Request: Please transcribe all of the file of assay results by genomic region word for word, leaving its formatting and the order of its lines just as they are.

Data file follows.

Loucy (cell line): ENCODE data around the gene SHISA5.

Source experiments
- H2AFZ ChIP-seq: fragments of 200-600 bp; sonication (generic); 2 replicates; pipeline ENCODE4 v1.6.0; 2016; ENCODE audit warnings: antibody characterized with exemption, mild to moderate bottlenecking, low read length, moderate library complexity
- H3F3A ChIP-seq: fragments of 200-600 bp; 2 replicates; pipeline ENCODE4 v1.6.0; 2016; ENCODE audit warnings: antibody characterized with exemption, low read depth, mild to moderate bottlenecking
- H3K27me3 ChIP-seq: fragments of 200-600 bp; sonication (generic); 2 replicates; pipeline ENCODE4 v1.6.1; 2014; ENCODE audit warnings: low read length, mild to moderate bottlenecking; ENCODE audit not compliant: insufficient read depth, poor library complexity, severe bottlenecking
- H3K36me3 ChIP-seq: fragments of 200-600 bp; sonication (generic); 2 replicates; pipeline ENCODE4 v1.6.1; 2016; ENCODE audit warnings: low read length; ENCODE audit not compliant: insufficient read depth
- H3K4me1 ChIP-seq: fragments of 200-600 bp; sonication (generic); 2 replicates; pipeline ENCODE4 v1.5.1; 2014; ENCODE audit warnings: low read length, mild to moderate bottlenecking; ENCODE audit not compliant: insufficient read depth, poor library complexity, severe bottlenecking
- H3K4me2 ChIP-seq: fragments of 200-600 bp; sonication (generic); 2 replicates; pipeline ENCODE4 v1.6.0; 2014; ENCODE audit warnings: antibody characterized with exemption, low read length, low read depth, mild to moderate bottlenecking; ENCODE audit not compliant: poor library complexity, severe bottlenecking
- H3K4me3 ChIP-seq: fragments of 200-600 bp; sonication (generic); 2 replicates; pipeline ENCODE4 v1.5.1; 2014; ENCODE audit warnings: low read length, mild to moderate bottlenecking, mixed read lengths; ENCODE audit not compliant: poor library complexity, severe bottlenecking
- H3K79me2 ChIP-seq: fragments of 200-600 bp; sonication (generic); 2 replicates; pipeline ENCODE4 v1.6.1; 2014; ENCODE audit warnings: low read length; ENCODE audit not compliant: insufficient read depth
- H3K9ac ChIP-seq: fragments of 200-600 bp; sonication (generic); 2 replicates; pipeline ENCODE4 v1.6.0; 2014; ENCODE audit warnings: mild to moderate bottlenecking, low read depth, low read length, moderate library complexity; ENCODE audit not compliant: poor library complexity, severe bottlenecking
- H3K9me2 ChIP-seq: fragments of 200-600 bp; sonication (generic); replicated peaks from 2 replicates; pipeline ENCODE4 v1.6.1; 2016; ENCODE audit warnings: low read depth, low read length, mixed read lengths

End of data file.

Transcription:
Loucy (cell line): ENCODE data around the gene SHISA5.

Source experiments
- H2AFZ ChIP-seq: fragments of 200-600 bp; sonication (generic); 2 replicates; pipeline ENCODE4 v1.6.0; 2016; ENCODE audit warnings: antibody characterized with exemption, mild to moderate bottlenecking, low read length, moderate library complexity
- H3F3A ChIP-seq: fragments of 200-600 bp; 2 replicates; pipeline ENCODE4 v1.6.0; 2016; ENCODE audit warnings: antibody characterized with exemption, low read depth, mild to moderate bottlenecking
- H3K27me3 ChIP-seq: fragments of 200-600 bp; sonication (generic); 2 replicates; pipeline ENCODE4 v1.6.1; 2014; ENCODE audit warnings: low read length, mild to moderate bottlenecking; ENCODE audit not compliant: insufficient read depth, poor library complexity, severe bottlenecking
- H3K36me3 ChIP-seq: fragments of 200-600 bp; sonication (generic); 2 replicates; pipeline ENCODE4 v1.6.1; 2016; ENCODE audit warnings: low read length; ENCODE audit not compliant: insufficient read depth
- H3K4me1 ChIP-seq: fragments of 200-600 bp; sonication (generic); 2 replicates; pipeline ENCODE4 v1.5.1; 2014; ENCODE audit warnings: low read length, mild to moderate bottlenecking; ENCODE audit not compliant: insufficient read depth, poor library complexity, severe bottlenecking
- H3K4me2 ChIP-seq: fragments of 200-600 bp; sonication (generic); 2 replicates; pipeline ENCODE4 v1.6.0; 2014; ENCODE audit warnings: antibody characterized with exemption, low read length, low read depth, mild to moderate bottlenecking; ENCODE audit not compliant: poor library complexity, severe bottlenecking
- H3K4me3 ChIP-seq: fragments of 200-600 bp; sonication (generic); 2 replicates; pipeline ENCODE4 v1.5.1; 2014; ENCODE audit warnings: low read length, mild to moderate bottlenecking, mixed read lengths; ENCODE audit not compliant: poor library complexity, severe bottlenecking
- H3K79me2 ChIP-seq: fragments of 200-600 bp; sonication (generic); 2 replicates; pipeline ENCODE4 v1.6.1; 2014; ENCODE audit warnings: low read length; ENCODE audit not compliant: insufficient read depth
- H3K9ac ChIP-seq: fragments of 200-600 bp; sonication (generic); 2 replicates; pipeline ENCODE4 v1.6.0; 2014; ENCODE audit warnings: mild to moderate bottlenecking, low read depth, low read length, moderate library complexity; ENCODE audit not compliant: poor library complexity, severe bottlenecking
- H3K9me2 ChIP-seq: fragments of 200-600 bp; sonication (generic); replicated peaks from 2 replicates; pipeline ENCODE4 v1.6.1; 2016; ENCODE audit warnings: low read depth, low read length, mixed read lengths